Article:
Texas Governor Rick Perry’s presidential campaign is predicting that his 20-20 flat tax plan will grow the economy by over $11 trillion from 2014 to 2020, according to an analysis conducted by John Dunham and Associates (JDA) for the campaign and obtained by Business Insider.
But just how the economy would grow at such a fast clip is never justified by the analysis. The economic firm deferred all comment about its GDP projections to the Perry campaign — which wouldn’t comment on the analysis.
Perry’s plan calls for the creation of an optional 20 per cent personal income flat tax and lowers the corporate tax rate to 20 per cent, while eliminating corporate loopholes and subsidies — and also a reduction in government spending to about 18 per cent of GDP as part of a balanced budget amendment to the Constitution.
According to the campaign’s analysis, Perry’s plan would result in a $3.492 trillion increase to GDP in 2020 — the last year of its projection — a 16 per cent increase over the Congressional Budget Office baseline. (AEI’s James Pethokoukis was the first to report on the analysis of the Perry plan early this morning.)
JDA says its projections for GDP growth are solely the result of the plan’s tax savings — Perry’s flat tax would collect, according to the campaign’s best case scenario, $1.7 trillion less than the CBO projects.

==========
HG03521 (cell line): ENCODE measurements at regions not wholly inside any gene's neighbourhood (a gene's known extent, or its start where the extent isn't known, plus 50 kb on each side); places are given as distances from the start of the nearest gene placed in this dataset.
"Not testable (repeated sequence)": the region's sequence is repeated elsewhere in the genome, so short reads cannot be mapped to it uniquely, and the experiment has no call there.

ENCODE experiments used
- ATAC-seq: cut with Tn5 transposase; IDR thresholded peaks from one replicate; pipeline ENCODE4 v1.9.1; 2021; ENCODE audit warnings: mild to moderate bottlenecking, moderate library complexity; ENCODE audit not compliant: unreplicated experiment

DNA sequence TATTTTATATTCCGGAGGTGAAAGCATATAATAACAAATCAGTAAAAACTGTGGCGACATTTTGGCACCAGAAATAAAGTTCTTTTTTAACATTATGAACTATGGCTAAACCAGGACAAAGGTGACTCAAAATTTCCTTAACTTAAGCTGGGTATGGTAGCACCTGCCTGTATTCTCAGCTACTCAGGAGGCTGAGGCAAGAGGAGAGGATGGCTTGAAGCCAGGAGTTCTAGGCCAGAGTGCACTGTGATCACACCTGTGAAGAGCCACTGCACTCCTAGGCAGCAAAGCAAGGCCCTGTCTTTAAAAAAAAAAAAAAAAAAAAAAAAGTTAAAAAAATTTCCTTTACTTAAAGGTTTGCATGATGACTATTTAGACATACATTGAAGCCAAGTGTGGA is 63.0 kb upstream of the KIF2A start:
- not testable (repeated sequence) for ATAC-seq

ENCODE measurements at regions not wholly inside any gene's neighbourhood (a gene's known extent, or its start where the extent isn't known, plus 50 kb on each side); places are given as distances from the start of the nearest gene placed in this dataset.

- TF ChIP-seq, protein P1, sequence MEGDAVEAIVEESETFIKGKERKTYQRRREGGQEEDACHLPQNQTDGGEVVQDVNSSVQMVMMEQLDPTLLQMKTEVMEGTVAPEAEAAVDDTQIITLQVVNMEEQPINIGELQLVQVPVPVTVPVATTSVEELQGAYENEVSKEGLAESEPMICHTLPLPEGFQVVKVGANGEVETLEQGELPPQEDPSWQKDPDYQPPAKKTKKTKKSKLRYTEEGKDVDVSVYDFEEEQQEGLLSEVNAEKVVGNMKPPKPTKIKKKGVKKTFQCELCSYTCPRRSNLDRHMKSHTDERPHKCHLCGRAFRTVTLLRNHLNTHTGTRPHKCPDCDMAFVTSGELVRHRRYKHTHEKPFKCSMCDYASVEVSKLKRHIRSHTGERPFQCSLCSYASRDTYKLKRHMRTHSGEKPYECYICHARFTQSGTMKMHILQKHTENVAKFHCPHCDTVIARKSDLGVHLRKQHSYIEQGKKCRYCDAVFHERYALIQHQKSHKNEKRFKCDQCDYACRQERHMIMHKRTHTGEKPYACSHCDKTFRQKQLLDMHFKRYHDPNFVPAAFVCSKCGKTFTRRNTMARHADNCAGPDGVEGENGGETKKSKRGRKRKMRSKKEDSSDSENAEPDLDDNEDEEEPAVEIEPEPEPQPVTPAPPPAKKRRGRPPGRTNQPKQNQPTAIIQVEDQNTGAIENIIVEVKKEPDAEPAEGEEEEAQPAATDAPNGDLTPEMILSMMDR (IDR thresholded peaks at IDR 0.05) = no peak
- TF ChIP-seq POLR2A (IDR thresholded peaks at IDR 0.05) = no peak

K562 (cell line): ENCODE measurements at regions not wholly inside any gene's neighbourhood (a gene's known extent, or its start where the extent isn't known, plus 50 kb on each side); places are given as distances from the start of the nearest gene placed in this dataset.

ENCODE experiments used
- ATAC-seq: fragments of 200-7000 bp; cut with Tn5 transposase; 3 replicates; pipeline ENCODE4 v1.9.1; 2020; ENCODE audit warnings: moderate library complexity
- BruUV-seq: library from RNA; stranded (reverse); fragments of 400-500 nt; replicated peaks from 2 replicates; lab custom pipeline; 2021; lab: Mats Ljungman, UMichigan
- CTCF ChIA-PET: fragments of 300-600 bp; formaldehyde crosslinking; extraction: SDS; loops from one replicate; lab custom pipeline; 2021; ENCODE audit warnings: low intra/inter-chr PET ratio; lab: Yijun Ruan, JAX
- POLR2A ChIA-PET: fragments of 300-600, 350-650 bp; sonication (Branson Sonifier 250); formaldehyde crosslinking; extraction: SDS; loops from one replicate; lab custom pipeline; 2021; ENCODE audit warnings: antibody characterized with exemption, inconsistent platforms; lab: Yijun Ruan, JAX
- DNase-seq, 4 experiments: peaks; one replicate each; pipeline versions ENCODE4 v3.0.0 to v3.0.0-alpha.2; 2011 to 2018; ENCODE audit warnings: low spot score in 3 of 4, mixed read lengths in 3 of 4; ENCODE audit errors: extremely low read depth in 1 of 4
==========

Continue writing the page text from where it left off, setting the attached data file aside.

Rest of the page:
If the plan was scored against the same baseline as the CBO — the way the government calculates the effect of tax plans — Perry’s plan would result in $4.7 trillion going into the federal Treasury.
The IMPLAN model used in the analysis measures how industries react to each other on a county-by-county level — but without details on the specific assumptions JDA and the Perry campaign made about how the tax cuts would filter through the economy and what spending would be cut, it is impossible to gauge the reliability of their conclusions.
Below is the entirety of the JDA’s explanation for its GDP calculations, which it notes includes some unspecified reduction in government spending.
The dynamic analysis used in this model was based on tax savings (or tax increases) for various income groups in each of the 7 years between 2014 and 2020. These savings were run through the IMPLAN input-output model as increases to income for each group and the resulting change in GDP was fed back through the model for subsequent years. This led to higher GDP growth estimates for each year beginning with 2014 (see Table 6). Based on this analysis, GDP is expected to grow faster than forecast by the CBO, reaching $26.5 trillion by FY 2020 – a 16 per cent increase.
These higher GDP forecasts lead to higher estimates for both Personal Income and Corporate Income tax revenues as resources are transferred from non-productive government activities to higher value private sector industries.
(Note this analysis assumes that lower revenues are offset by lower Federal government expenditures.)
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